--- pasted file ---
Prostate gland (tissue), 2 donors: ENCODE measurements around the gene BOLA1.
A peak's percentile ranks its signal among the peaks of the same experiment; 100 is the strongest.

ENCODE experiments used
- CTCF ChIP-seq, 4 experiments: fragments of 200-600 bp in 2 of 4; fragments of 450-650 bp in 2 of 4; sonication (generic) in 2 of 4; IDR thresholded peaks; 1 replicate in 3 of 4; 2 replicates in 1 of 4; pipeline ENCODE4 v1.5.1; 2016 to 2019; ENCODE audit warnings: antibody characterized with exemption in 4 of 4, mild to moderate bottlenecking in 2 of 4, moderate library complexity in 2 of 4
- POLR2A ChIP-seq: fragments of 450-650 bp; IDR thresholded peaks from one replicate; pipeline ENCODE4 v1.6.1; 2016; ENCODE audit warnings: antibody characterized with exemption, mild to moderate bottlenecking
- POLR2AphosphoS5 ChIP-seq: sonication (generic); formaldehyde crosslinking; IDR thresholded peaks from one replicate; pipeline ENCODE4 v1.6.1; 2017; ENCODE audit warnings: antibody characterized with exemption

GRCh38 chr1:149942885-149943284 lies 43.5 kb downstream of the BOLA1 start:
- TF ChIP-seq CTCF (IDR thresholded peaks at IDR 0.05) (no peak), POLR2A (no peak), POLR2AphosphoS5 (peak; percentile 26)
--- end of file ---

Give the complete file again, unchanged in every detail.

Prostate gland (tissue), 2 donors: ENCODE measurements around the gene BOLA1.
A peak's percentile ranks its signal among the peaks of the same experiment; 100 is the strongest.

ENCODE experiments used
- CTCF ChIP-seq, 4 experiments: fragments of 200-600 bp in 2 of 4; fragments of 450-650 bp in 2 of 4; sonication (generic) in 2 of 4; IDR thresholded peaks; 1 replicate in 3 of 4; 2 replicates in 1 of 4; pipeline ENCODE4 v1.5.1; 2016 to 2019; ENCODE audit warnings: antibody characterized with exemption in 4 of 4, mild to moderate bottlenecking in 2 of 4, moderate library complexity in 2 of 4
- POLR2A ChIP-seq: fragments of 450-650 bp; IDR thresholded peaks from one replicate; pipeline ENCODE4 v1.6.1; 2016; ENCODE audit warnings: antibody characterized with exemption, mild to moderate bottlenecking
- POLR2AphosphoS5 ChIP-seq: sonication (generic); formaldehyde crosslinking; IDR thresholded peaks from one replicate; pipeline ENCODE4 v1.6.1; 2017; ENCODE audit warnings: antibody characterized with exemption

GRCh38 chr1:149942885-149943284 lies 43.5 kb downstream of the BOLA1 start:
- TF ChIP-seq CTCF (IDR thresholded peaks at IDR 0.05) (no peak), POLR2A (no peak), POLR2AphosphoS5 (peak; percentile 26)